As the film’s young lead, Julie Andersen carries the emotional heft of “Mommy” on her shoulders in an admirable performance. It’s just her third film, and this year she’s moving to the U.S. to study acting at the Lee Strasburg Institute.
Shortsfest has boosted Petersen’s career over the last two years, and helped him win government funding in Denmark to make more films, while also allowing him to see some of the best short films on the big screen.
“I usually never skip a program when attending Shortsfest because I love the selection of films,” he says. “It’s great inspiration.”
It’s also allowed him to meet filmmakers at the top of the industry and art form. Last year, Oscar-winning “Sideways” and “The Descendants” writer-director Alexander Payne sought Petersen out at the Wheeler to compliment “As You Were.”
“Unfortunately,” Petersen recalls, “I was so nervous when meeting him that I have no idea what he actually said to me. I just remember he said ‘I really enjoyed your film…’ and the rest is a blur.”
“Mommy” screens Saturday, April 13 at the Wheeler.
Columbia University film student Shane Atkinson, whose “Penny Dreadful” screens Saturday April 10, is among the freshest faces at Shortsfest.
While for some established filmmakers, shorts are a break from more commercial work, and for others it’s a chance to get traction on funding a feature project, young filmmakers use shorts to showcase their fast-twitch narrative muscles and establish a career.
Atkinson is among a bevy of film students with works in Shortsfest — five of them from Columbia alone.
The film, a darkly comedic twist on country crime noir, follows a hapless kidnapper as he abducts an unpredictably spunky young girl who turns the story on its head. The twisted Tarantino-esque short film is Atkinson’s graduate school thesis.
He pared the story down from a full-length “Penny Dreadful” screenplay. Distilling it into a short, he says, proved more difficult than writing a feature script.
“I did more drafts of the short than the feature and it probably took longer to write,” he explains. “It was hard trying to find something that had a good beginning, middle and end that felt like a complete story.”
It premiered in February at the Clermont-Ferrand International Short Film Festival, where the 9-year-old lead actress, Oona Laurence, won a best actress award.
“It’s exciting,” Atkinson says of his first tour on the festival circuit. “I’ve gotten a lot of rejections, too, obviously, but it’s gotten into a few exciting ones like Aspen.”
In addition to two evening programs of films nightly, Shortsfest features free “Filmmaker Talk Back” conversations at noon, Thursday through Saturday, and a panel on writing television dramas Saturday afternoon. On Sunday, April 13, the Wheeler hosts a family-friendly lineup of shorts and the Crystal Theatre in Carbondale hosts a selection of the best films from the festival. The full schedule is online at www.aspenfilm.org 
Tuesday, April 9, Program One
This short documentary follows a group of kids in a Liberian village as they make what might be the most awesomely improbable independent film ever. The children of the war-torn country haven’t seen any Hollywood films and have literally zero budget. This 10-minute marvel follows the children as they craft sets out of plants and trees, make costumes from dirt, and tell a story of tribal adventure.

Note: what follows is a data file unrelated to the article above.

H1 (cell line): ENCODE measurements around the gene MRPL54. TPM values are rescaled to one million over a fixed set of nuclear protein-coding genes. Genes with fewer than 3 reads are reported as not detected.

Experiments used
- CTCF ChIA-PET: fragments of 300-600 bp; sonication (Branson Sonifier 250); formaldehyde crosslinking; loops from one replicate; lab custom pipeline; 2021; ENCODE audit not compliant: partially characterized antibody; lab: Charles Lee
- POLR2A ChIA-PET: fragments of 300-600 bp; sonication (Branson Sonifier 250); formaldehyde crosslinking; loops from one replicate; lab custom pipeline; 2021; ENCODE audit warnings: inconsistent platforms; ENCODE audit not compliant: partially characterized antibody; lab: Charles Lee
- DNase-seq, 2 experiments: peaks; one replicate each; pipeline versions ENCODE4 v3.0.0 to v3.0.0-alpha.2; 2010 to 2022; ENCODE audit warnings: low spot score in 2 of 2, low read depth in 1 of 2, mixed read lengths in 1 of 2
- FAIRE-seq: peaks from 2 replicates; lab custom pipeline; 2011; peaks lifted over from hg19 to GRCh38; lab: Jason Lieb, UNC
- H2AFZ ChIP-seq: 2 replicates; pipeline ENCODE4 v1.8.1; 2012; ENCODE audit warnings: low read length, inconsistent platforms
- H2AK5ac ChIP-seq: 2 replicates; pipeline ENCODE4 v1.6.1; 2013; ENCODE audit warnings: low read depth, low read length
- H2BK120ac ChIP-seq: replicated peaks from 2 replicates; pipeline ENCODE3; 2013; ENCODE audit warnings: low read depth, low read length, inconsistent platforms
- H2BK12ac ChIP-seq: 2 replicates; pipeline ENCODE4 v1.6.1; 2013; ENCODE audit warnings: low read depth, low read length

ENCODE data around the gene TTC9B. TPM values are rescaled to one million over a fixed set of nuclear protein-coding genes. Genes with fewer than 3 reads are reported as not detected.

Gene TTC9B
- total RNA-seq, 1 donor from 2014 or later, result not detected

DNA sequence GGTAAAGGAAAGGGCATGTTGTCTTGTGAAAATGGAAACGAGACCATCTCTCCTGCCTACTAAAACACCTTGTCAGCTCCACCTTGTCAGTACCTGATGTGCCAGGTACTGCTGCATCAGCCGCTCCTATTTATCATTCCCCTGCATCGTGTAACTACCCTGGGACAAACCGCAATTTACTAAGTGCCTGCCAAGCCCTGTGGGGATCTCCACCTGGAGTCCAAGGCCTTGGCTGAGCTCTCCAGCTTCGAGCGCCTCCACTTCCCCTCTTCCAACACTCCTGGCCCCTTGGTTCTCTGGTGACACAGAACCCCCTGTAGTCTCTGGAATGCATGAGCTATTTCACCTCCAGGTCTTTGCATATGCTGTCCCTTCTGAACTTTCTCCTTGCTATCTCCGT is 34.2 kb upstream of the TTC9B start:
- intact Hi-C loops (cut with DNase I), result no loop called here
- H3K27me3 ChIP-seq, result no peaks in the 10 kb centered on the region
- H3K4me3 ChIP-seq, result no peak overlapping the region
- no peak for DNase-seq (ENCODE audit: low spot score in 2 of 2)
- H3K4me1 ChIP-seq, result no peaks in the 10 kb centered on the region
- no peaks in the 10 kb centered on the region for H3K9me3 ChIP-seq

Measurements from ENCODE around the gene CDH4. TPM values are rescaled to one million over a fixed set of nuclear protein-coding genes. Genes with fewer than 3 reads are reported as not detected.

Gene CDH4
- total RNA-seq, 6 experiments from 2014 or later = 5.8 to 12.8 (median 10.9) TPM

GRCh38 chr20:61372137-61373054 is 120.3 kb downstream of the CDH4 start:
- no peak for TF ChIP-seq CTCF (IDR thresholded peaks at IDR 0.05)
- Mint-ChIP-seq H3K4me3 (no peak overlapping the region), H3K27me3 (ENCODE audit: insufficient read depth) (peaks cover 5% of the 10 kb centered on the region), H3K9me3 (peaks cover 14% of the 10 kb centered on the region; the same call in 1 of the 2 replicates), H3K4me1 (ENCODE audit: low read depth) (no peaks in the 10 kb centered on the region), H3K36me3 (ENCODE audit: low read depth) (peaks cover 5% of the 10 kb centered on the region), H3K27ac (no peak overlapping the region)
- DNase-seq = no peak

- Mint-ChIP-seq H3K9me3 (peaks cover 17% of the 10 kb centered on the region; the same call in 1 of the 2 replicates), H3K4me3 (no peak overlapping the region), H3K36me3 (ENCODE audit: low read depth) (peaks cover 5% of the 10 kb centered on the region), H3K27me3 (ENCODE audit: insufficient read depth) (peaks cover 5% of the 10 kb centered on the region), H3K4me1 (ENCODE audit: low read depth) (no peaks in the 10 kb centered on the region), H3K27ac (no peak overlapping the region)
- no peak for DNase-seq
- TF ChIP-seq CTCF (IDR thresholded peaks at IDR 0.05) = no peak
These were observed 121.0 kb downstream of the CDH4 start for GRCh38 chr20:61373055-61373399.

Walking the Dogs
Tuesday, April 9, Program One
Sunday, April 14, Carbondale
Oscar-winner Emma Thompson plays Queen Elizabeth in this tense and funny tale. Based on a true story, it follows an agitated man as he breaks into the queen’s bedroom in Buckingham Palace. What plays out is a surprisingly tender 27 minutes of conversation, as the unlikely pair share stories and tea — before her majesty’s security detail gets wind of the intrusion.
The Death of the Bar-T
Wednesday, April 10, Program Three
Filmed on a ranch in Marble, this mostly silent film works its tension into a shocking crescendo. It shows us a rancher preparing to leave his property, walking and working his land without speaking, preparing it for his departure amid the gorgeous light of Western Colorado autumn — aspen trees in full fluorescent yellow peak. Beautiful and sad, this one is a must-see for valley locals.
Friday, April 12, Program Seven
Sunday, April 14, Program Eleven
Let’s assume that 99 percent of videos that parents post online of their cute children are inane and worthless to the rest of us. This film is the other one percent. It’s a black and white animated short, with audio of young Spike coaching his “Dadda” on how to best get a mud crab out of a trap. It is cute, and it is funny, and it’s part of a series by Australian filmmaker Sheldon Lieberman, who transforms his son’s witticisms into animated gold at spikeanddadda.com
Best if Used By
Friday, April 12, Program Eight
Sunday, April 14, Carbondale
With an absurd plot reminiscent of “Weekend at Bernie’s,” this film somehow comes out smart, hilarious, moving and fresh. Maggie’s lover is dead, but she hangs onto the corpse and stores it in the cooler at the grocery store where she works. Give this one a chance, and you may get a few belly laughs and some tears in its 23 minute span.
Irish Folk Furniture
Friday, April 12, Program Eight
Ever wanted to listen to old Irish people talk about furniture for eight minutes? Probably not. But in this fanciful documentary, you’ll do just that and come away surprisingly touched. It blends voice-overs of people talking about their old furniture, its origins and repairs, as animated furniture is transformed and skitters around the land.